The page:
Architect of Courage by ITW Debut Author Victoria Weisfeld
Author Interview + Book & Author Info + Author Pet Corner!
Architect of Courage
In June 2011, September was weeks away, and the full dread of the approaching anniversary hadn’t yet settled on New York City’s residents. But from One Police Plaza to the FBI’s grim headquarters in Washington, D.C., the top brass harbor a rumbling in the gut. Each person who works for them down the line shares their unease, from every rookie cop walking the beat to the lowliest surveillance specialist. And Archer Landis is about to get caught up in their fixation.Landis is not one of his city’s guardians, and a different sort of electricity runs under his skin on this warm Thursday evening. A highly successful Manhattan architect-a man you’d say has his life totally, enviably, in order-Landis works the room at a Midtown reception, shaking hands, being seen, accompanying his cheerful greetings with the convivial clinking of ice in an untouched glass of single malt.
When the noisy crowd becomes sufficiently dense and everyone present can say they’ve seen him, he will slip away. Out on Fifth Avenue, he will grab a cab for the run south to Julia’s Chelsea apartment.
It’s a trip that will hurtle him into deadly danger. Everyone and everything he cares about most will be threatened, and he will have to discover whether he has the courage to fight his way clear.
To purchase The Architect of Courage, click the following link: Amazon
Architect of Courage author Victoria Weisfeld — The Interview
Architect of Courage takes place in a variety of locations, tell us about the settings and how those places impact the characters.
Having an architect, Archer Landis, as a main character offers appealing opportunities for travel, though many of the novel’s scenes occur in Landis’s office in Manhattan’s Flatiron District. That’s where the police visit him, that’s where he manages a busy firm, and that’s where, early one evening, someone fires a couple of shots at him from an empty office across the street. His firm has numerous offices in this country and around the world, including one in Dubai, where the book’s cover image was taken.
The novel takes place in the summer of 2011, as the country approaches the tenth anniversary of 9/11. All the law enforcement agencies, top to bottom, are intensely alert to the possibility of an anniversary terrorist event, and that hypersensitivity is part of the backdrop to the story. I wanted to show how such anxieties color attitudes toward people and events. Clearly, Manhattan is the best place this story could be set.
The police suspect that Landis’s architectural firm has been infiltrated by a terrorist trying to obtain information about possible bomb targets. With that in the back of his mind, he travels to Brussels to visit the site of a metro station redesign his firm is working on. It’s in the heart of the European Union district and he’s uneasy about it.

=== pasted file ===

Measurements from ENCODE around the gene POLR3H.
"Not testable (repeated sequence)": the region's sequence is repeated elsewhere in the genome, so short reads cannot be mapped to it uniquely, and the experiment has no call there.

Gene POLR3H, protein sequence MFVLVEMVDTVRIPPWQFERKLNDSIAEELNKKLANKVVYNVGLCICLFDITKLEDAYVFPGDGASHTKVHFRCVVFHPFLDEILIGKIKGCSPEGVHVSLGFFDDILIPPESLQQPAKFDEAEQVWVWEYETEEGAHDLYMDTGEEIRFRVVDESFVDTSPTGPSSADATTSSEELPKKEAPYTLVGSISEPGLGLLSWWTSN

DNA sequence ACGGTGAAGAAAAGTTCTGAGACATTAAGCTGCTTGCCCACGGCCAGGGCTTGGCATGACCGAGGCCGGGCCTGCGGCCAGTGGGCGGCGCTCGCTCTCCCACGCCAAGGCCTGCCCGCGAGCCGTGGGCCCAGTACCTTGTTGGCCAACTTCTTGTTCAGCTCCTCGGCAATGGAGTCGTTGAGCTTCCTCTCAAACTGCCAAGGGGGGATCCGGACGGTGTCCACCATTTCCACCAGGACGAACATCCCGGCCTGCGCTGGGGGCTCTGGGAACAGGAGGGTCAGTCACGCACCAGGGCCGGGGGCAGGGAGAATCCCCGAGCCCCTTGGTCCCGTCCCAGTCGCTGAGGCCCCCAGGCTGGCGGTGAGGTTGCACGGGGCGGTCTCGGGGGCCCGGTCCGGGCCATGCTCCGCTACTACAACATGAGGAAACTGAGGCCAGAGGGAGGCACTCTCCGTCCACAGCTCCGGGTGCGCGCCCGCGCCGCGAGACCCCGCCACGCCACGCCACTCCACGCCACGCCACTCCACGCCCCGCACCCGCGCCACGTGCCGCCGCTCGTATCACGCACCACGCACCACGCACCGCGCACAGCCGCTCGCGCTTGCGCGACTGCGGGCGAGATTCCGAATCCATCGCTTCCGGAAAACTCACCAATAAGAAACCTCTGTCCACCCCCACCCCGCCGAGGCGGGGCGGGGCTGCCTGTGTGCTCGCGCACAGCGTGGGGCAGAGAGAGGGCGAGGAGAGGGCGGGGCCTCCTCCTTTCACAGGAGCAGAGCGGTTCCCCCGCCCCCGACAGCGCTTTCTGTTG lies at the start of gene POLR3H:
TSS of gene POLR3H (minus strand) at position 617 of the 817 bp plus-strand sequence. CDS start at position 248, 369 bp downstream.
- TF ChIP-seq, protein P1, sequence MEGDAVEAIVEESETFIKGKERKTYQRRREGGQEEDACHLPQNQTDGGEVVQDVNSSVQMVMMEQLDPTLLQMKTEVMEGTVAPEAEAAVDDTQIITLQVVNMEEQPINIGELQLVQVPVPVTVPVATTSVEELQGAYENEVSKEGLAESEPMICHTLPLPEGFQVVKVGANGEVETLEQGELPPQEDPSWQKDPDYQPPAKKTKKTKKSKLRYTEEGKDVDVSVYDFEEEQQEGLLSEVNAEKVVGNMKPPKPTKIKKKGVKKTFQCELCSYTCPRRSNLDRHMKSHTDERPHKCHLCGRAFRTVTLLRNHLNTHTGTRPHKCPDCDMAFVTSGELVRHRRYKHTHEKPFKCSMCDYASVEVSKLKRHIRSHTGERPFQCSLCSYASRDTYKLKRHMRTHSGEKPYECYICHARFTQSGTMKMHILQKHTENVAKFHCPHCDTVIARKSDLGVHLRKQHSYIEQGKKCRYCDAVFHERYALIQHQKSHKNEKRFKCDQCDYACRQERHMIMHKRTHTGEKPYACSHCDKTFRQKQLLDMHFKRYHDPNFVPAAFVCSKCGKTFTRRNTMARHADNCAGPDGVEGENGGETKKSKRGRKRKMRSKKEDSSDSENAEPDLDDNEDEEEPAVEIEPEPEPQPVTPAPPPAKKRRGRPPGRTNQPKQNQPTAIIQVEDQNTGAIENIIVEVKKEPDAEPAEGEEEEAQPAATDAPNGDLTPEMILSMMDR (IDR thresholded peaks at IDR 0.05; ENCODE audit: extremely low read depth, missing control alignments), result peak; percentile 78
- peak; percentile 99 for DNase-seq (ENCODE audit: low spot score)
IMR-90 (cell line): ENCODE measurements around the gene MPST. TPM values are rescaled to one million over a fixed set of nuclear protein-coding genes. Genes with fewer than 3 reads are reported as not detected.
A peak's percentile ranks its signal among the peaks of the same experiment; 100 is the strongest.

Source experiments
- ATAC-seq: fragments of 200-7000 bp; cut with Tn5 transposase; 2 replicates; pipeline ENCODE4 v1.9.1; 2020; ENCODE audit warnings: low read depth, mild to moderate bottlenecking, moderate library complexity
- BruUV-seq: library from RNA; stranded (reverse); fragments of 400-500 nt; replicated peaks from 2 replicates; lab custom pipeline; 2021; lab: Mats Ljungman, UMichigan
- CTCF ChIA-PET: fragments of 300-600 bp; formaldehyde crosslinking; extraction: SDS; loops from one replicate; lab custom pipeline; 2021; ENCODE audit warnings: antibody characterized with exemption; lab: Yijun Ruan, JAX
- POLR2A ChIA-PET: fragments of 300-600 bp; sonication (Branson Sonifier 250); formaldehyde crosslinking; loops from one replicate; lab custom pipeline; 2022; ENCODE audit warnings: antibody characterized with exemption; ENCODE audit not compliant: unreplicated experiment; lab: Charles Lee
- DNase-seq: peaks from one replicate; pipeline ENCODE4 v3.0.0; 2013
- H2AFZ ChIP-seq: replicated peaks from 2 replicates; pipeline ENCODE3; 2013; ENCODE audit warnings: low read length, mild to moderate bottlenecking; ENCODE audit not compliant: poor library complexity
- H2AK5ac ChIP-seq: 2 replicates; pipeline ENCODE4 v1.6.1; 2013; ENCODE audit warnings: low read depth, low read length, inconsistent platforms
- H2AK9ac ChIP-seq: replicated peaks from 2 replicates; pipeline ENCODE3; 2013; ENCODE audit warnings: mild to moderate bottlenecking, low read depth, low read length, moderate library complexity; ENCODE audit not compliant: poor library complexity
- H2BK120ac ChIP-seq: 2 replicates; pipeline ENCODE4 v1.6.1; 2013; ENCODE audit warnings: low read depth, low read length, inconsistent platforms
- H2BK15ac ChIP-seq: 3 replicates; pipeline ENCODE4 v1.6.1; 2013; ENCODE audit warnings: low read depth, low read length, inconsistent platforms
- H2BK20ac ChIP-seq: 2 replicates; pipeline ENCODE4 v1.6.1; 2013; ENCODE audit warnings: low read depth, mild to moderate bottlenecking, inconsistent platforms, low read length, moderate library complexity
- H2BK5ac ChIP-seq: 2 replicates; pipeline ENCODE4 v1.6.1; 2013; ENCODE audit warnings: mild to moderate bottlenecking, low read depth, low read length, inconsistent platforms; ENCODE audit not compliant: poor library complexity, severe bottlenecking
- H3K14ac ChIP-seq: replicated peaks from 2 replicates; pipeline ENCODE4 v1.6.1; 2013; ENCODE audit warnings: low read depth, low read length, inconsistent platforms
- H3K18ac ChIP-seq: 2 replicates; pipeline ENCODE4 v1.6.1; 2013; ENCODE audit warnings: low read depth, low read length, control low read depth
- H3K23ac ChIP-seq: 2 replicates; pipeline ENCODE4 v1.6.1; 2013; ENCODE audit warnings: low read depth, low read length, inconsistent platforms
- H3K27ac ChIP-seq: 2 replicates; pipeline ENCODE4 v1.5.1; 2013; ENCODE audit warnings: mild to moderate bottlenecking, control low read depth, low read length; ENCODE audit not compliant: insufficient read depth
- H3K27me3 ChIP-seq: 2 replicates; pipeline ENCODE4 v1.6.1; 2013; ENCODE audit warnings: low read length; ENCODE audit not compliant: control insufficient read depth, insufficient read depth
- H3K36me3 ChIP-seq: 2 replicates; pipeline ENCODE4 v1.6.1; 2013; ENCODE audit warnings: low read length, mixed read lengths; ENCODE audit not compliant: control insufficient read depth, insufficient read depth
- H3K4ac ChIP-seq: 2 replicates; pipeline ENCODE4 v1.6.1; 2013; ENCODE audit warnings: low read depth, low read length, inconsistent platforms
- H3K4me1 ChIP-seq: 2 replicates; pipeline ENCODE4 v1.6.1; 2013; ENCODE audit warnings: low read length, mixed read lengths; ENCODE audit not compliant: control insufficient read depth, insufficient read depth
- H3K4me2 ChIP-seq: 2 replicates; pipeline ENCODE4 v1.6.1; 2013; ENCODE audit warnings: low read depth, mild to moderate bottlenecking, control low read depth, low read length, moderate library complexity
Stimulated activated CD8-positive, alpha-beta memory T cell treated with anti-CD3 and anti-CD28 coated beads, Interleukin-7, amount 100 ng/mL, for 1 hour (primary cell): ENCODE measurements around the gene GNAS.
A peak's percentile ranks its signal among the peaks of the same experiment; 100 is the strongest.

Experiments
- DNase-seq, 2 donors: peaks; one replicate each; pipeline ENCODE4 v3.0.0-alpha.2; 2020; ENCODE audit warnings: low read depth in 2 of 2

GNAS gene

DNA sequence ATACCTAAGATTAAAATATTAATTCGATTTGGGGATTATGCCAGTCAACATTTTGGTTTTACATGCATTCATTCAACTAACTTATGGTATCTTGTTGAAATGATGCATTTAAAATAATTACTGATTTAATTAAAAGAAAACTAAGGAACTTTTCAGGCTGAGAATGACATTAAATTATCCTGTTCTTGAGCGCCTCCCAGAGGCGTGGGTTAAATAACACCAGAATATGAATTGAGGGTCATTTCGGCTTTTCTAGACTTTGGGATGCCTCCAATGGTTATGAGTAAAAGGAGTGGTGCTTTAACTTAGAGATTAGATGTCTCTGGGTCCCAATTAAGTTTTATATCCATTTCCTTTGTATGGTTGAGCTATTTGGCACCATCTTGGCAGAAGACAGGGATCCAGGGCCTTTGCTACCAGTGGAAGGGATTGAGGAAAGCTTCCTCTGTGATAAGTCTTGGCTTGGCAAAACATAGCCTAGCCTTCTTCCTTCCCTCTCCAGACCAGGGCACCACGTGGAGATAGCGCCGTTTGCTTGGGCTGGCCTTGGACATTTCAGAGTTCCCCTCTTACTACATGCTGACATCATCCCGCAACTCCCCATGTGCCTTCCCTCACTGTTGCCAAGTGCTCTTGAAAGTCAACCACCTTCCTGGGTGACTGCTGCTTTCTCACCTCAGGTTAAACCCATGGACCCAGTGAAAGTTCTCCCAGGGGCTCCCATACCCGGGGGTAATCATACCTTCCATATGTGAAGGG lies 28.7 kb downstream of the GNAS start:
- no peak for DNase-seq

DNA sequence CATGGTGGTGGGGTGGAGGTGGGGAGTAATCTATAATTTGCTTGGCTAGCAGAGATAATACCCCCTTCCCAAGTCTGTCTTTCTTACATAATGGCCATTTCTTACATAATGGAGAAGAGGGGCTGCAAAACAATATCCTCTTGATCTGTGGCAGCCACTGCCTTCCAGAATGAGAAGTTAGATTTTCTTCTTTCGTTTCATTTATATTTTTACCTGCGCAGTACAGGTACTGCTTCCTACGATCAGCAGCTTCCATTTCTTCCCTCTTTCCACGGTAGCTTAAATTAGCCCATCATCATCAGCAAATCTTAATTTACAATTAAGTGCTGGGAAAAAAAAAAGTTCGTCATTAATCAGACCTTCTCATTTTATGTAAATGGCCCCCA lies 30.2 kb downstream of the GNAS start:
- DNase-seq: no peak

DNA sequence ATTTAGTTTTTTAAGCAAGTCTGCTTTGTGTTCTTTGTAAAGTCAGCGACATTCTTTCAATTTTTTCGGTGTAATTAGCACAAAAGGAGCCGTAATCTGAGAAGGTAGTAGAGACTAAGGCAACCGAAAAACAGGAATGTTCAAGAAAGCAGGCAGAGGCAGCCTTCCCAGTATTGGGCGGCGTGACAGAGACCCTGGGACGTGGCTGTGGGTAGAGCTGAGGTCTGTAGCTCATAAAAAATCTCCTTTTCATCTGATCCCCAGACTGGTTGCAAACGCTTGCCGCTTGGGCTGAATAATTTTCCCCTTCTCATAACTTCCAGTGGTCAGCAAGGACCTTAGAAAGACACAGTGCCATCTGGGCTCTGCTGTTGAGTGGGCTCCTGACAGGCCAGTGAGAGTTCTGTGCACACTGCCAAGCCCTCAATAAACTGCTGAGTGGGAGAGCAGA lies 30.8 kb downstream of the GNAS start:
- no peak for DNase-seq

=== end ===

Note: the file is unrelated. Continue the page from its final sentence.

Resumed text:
This business trip goes terribly wrong, and it leaves him with serious unanswered questions. (That the station was an attractive target was borne out in real life after I drafted that section of the book, when terrorists did bomb the very next station on the line.)
Later in the novel, he travels to Tarifa, Spain, on a private mission. He hopes to find a person who can help him understand the violent events that have taken over his life. The choice of this setting is partly driven by the Moroccan origins of some of the characters. The town is small, full of tourists, transients, and cheap labor. I visited Tarifa on the day I took a hydrofoil to Tangier, so I knew it was a good place for young people to hang out and hide out.
What should readers know about Archer Landis?
Archer Landis is highly successful in his field, but when violence takes away the people he loves and threatens every aspect of his life, he’s totally unprepared to deal with that, both in terms of any weapons skills or physical training. He makes some mistakes, one he considers disastrous, which adds to his grief and regret. Admirably, Landis tends to take the bad things that happen to him and attempt to squeeze some good out of them. As an example, when the police suspect one of his staff of being a terrorist, he launches a corporation-wide initiative on security.
He hits his low point early in the book, and much of what he does afterward is an attempt to atone for his mistakes—even though only he knows about them. A lot of people, if they mess up and no one knows it, would just say, “forget it.” Not Arch.
You can tell a lot about Arch by the way his friends and colleagues treat him. They admire his professional side, of course, but they like and trust him as a person, as well.
Tell us about your road to publication:
In a word, rocky. As a debut novelist, it takes persistence. I’m aware of how many publishers want their authors to have an agent, so I tried that route first. I read all the advice about pitch letters, synopses, etc., and took that on board. I pitched only agents interested in the crime, mystery, thriller genre. I could have reached out to my cats just as productively. Most of them never responded.